The next great national park of my trip was the Bryce Canyon. It is just a short (about two hours) drive from Zion NP but the landscape there is completely different. Bryce lies at 8000-9000 feet above the sea level, which places it over 3000 feet higher than Zion, and makes it a much cooler park covered in large parts by the pine forests. Like in Zion, the main attractions of the Bryce Canyon NP are the geological formations. These are called Hoodoos, a kind of rock pinnacles formed by specific erosion processes. Again, lets skip the detailed geology classes (as you know my memory by now). They form landscapes which looks like from the fairy tales. It is all the most impressive around sunrise or sunset, when the long shades and warm sunlight form a magical atmosphere. I recommend to hike down to the formations early in the morning using the combined Navajo and Queen’s Garden loops. It brings you close to hoodoos, slot canyons (some of them just few feet wide but over 100 feet deep) and other less known wonders. Beware that even if the trail is not difficult (combined ascent and descent of just 800 feet) due to the high elevation you will get tired much quicker than you might think and hope. Morning light is the best for taking pictures. In the afternoon you can drive the rim drive, stopping at the various viewpoints to admire the whole park. Unfortunately camping in Bryce means freezing cold at night. It was one of the reasons I got up early enough to see the sunrise. It was simply too cold to sleep. Again, this is all due to the high elevation. Even if the days are warm a and sunny the nights will get very cold very quickly.

West of Bryce Canyon is located one of the best drives I have ever done, the Utah Hwy12. Designated a one of the US Scenic Byways, the road turns and twists through the amazing landscape for well over 100 miles . It is a geology wonder, continuously unfolding in front of your car. I wanted to stop every few hundred yards to take yet another picture but eventually the batteries in my camera ran flat which let me just simply to enjoy the drive. In my opinion this road is as good as the famous Pacific Coast Highway in Big Sur, California. But getting to my next destination also involved driving some pretty boring, flat and straight roads while staring at desolated landscapes. Sometimes for hours. Thank God for the satellite radio. It was getting dark and I really wanted to get to Green River to find some cheap motel (after few days of camping, including freezing night at Bryce, I really felt I deserved a normal bed). Fortunately I could easily drive 90-100mph as the road looked like a 40 miles long runaway, completely straight, wide and empty. Did I mention I love driving?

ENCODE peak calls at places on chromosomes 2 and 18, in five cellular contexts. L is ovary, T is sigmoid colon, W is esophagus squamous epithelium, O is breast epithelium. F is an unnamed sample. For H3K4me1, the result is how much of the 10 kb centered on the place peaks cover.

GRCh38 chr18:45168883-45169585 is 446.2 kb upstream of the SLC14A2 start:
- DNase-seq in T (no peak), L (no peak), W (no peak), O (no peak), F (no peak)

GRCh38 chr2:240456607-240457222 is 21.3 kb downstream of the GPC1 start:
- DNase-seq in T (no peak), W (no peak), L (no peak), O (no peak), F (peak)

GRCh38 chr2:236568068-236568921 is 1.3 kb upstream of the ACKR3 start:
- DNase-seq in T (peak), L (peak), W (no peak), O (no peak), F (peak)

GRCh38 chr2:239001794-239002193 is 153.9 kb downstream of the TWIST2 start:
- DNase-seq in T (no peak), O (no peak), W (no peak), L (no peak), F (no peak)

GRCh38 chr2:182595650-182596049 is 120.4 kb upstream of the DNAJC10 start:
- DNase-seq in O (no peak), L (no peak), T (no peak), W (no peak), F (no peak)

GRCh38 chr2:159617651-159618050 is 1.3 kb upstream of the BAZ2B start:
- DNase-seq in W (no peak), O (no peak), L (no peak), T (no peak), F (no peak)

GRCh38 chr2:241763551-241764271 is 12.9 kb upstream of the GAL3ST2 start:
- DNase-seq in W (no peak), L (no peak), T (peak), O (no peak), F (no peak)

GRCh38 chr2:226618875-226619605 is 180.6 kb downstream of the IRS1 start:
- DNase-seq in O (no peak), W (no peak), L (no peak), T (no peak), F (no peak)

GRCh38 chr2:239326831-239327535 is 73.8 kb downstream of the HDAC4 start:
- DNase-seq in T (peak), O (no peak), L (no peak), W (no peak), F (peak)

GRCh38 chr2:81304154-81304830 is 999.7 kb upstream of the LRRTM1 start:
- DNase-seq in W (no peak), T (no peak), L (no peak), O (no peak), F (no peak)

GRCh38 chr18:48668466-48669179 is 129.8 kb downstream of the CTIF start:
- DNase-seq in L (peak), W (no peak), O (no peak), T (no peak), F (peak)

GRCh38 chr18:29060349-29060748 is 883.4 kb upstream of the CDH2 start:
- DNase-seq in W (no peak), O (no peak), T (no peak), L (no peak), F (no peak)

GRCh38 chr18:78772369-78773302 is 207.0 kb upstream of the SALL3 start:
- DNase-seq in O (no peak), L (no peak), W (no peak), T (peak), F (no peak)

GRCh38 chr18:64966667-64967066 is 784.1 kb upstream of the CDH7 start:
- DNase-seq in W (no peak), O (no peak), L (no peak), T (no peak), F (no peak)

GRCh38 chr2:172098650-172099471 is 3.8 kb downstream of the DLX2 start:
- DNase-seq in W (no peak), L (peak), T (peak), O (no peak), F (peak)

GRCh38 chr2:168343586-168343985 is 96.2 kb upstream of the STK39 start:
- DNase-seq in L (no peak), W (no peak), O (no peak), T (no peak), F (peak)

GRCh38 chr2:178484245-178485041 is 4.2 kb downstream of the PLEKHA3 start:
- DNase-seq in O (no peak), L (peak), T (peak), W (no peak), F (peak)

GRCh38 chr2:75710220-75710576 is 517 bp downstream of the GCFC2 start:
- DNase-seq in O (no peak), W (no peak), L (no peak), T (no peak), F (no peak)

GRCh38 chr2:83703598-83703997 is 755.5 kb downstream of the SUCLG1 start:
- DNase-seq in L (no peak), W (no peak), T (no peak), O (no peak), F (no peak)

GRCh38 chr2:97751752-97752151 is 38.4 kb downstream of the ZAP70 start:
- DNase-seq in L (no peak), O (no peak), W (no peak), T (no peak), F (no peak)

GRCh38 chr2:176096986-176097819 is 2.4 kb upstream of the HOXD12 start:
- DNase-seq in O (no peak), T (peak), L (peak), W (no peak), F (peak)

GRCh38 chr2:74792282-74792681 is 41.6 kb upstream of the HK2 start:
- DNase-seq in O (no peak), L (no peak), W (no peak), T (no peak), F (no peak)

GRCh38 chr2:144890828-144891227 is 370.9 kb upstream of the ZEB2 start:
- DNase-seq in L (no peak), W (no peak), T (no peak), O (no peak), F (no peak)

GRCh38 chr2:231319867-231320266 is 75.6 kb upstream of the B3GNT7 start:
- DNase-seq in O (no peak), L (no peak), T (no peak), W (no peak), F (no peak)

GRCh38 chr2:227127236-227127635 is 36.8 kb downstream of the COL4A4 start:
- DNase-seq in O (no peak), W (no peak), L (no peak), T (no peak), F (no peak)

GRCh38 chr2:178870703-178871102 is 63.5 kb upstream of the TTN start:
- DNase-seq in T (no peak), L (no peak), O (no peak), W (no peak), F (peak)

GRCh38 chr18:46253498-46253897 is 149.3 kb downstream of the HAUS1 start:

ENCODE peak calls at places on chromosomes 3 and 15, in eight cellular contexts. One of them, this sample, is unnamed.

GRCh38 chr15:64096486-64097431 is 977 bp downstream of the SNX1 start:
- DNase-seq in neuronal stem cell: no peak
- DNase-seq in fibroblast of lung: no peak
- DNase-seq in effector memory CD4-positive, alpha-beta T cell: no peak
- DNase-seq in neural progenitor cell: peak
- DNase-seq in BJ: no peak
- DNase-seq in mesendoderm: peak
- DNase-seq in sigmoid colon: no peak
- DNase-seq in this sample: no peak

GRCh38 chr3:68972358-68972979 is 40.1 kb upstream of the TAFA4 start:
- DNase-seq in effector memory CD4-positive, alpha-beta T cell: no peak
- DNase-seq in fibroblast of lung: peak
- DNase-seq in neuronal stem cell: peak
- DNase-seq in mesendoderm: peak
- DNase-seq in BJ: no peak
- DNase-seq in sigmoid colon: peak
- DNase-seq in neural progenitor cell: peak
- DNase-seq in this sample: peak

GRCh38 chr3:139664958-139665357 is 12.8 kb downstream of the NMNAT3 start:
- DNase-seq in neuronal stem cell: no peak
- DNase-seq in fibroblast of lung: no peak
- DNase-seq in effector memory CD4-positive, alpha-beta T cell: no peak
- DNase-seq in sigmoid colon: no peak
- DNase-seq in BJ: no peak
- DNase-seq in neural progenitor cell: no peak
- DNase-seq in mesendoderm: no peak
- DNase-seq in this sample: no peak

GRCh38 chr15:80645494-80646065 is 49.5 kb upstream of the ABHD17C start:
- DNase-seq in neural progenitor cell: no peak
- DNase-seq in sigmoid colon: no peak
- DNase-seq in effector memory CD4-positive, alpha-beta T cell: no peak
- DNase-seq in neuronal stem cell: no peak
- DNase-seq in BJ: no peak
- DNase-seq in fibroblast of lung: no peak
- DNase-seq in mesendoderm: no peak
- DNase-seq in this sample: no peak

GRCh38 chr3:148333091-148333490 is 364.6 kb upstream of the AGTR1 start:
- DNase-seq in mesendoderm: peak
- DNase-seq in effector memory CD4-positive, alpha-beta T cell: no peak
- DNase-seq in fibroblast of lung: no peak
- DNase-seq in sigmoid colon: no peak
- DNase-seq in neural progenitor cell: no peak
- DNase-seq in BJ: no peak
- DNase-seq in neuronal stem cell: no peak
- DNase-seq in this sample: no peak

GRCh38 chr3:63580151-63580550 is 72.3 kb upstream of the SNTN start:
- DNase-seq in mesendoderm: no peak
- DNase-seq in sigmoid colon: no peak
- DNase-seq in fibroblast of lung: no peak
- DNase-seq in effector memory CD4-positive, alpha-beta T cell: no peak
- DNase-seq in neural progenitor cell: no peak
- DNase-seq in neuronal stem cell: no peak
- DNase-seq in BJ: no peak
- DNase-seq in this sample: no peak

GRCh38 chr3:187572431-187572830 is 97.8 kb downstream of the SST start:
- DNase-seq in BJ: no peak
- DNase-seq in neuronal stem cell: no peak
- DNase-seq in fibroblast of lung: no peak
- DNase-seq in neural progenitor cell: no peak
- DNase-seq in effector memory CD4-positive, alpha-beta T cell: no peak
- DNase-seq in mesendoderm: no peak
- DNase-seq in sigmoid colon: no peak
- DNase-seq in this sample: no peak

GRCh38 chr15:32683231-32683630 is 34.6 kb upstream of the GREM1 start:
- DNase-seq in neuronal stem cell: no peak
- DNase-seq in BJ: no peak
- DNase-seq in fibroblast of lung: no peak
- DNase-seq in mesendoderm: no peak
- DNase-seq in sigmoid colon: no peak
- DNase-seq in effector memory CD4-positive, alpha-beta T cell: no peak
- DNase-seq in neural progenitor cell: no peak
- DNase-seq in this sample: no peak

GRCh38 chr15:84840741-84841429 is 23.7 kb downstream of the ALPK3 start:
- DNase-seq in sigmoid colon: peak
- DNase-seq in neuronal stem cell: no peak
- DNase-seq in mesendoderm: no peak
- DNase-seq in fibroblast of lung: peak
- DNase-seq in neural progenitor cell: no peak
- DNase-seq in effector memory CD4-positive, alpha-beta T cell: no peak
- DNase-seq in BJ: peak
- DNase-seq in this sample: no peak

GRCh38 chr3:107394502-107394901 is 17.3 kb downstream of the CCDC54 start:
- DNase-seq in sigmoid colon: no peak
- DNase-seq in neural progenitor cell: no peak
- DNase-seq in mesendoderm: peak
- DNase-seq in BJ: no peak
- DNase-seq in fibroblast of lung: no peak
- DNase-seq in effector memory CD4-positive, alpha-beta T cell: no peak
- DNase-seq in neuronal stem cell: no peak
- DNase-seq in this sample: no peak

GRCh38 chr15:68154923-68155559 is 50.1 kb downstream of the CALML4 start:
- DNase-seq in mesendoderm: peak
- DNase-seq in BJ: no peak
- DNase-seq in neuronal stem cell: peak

Green River would be absolutely not worth writing about. Just another cluster of gas stations, motels and fast food restaurants with population scattered around. Community which survives thanks to the interstate highway. Somehow I like this sort of places (for a short time of course), where everyone and everything is on the way to somewhere else. It is something you can’t find in Europe, it is part of the American road culture.

But lets move on. The following day I arrived to Arches. It is another small and compact national park but also another one full of geological wonders. Main attractions there are the rock arches formed by complicated erosion processes in the Navajo sandstone. What might strike you first is how red everything is. Rocks are red, sand is red, a bit of soil you can find there is red. Even the tarmac on the park road is red. It contrasts with the few green patches of vegetation. This is a real desert park. Once I got out of the air-conditioned car I felt even my eyeballs drying, so don’t forget to carry plenty of water. The most popular hike in the Arches NP is the one to the famous and picturesque Delicate Arch. It is only 1.5 mile long with less than 500 feet elevation gain but don’t underestimate it. Most of it goes on slippery slick rock, there is no shade on the way, no water, and it gets incredibly hot, even hotter than in Zion. The arch itself is amazing. Many people seen it on pictures or on TV screen but nothing compares to the real thing. I got there about an hour or so before the sunset and many people were already waiting with anticipation, like before some important sport event. Clouds obscured the sunset itself but the changing light made the time I spent there a really magical experience. There are of course other walks in the park, a few good ones are around the Devils Garden area. It let people explore features other than the arches (rock spines, ribs, enormous boulders, in other words: the rocky labyrinth).